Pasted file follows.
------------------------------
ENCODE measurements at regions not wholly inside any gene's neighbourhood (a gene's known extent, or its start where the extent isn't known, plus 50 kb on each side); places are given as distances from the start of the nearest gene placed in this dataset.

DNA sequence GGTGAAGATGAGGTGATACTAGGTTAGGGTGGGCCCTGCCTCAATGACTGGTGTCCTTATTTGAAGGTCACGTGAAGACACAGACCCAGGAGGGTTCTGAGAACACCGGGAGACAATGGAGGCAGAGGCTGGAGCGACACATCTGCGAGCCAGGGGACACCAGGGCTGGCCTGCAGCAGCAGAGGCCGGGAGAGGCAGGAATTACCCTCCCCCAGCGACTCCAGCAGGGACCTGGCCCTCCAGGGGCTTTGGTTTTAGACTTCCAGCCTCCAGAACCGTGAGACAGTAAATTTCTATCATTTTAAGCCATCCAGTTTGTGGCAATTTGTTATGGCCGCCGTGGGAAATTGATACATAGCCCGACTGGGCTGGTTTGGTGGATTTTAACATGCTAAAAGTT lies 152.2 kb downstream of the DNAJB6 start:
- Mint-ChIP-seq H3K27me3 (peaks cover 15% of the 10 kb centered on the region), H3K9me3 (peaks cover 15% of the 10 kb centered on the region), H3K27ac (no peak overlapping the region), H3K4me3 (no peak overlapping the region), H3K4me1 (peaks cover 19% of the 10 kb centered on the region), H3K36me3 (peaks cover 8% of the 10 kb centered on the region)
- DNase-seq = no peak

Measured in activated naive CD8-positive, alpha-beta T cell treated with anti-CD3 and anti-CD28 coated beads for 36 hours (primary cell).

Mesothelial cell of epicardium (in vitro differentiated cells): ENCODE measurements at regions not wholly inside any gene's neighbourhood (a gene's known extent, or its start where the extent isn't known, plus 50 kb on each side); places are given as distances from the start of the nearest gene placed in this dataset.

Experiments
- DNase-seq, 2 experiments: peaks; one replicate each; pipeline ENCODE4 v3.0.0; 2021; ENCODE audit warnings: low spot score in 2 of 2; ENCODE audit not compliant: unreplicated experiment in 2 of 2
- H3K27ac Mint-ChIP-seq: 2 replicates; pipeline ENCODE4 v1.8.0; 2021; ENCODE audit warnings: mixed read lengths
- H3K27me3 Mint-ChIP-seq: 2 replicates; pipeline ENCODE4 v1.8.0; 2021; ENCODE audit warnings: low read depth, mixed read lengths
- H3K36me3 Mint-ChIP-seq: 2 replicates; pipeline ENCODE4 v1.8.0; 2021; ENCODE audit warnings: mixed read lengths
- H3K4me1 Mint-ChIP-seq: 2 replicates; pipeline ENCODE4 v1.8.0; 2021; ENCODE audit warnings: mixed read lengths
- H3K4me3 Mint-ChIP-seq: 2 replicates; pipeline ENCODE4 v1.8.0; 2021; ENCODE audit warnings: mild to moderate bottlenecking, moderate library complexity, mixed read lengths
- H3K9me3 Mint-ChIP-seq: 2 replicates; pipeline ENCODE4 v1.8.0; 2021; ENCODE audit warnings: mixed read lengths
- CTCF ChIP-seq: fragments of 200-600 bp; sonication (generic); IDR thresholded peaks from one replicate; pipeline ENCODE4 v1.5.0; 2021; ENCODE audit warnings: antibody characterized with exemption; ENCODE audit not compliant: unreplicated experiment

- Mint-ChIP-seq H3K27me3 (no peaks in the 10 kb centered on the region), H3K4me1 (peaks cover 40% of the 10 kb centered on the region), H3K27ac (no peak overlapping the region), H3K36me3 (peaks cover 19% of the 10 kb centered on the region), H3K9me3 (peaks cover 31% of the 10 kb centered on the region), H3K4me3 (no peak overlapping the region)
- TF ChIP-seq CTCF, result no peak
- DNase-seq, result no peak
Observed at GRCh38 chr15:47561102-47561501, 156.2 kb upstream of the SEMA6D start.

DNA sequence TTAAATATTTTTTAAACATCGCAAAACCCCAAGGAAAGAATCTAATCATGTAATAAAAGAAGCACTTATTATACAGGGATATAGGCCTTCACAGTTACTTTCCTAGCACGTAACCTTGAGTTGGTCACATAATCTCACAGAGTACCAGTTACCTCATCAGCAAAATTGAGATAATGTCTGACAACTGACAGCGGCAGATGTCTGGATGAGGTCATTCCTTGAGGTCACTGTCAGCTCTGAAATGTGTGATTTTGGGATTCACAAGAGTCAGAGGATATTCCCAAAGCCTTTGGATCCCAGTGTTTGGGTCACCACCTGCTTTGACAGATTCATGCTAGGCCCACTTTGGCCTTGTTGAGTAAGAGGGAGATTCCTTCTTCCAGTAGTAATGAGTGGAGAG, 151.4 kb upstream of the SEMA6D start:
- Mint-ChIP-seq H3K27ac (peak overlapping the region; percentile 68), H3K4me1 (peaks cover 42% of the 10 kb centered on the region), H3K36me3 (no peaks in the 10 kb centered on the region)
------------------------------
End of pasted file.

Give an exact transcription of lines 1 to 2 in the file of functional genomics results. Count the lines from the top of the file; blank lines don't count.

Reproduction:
ENCODE measurements at regions not wholly inside any gene's neighbourhood (a gene's known extent, or its start where the extent isn't known, plus 50 kb on each side); places are given as distances from the start of the nearest gene placed in this dataset.

DNA sequence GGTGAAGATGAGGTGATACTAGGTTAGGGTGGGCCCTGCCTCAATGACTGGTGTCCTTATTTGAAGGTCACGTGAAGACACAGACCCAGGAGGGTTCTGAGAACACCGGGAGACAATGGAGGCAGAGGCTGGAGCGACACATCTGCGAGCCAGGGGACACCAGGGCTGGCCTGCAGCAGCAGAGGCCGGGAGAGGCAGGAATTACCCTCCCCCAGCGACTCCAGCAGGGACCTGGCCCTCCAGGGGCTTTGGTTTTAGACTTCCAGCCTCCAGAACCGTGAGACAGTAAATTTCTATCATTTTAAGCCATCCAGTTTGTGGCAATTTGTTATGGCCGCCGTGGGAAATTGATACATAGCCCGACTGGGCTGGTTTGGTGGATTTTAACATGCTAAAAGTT lies 152.2 kb downstream of the DNAJB6 start: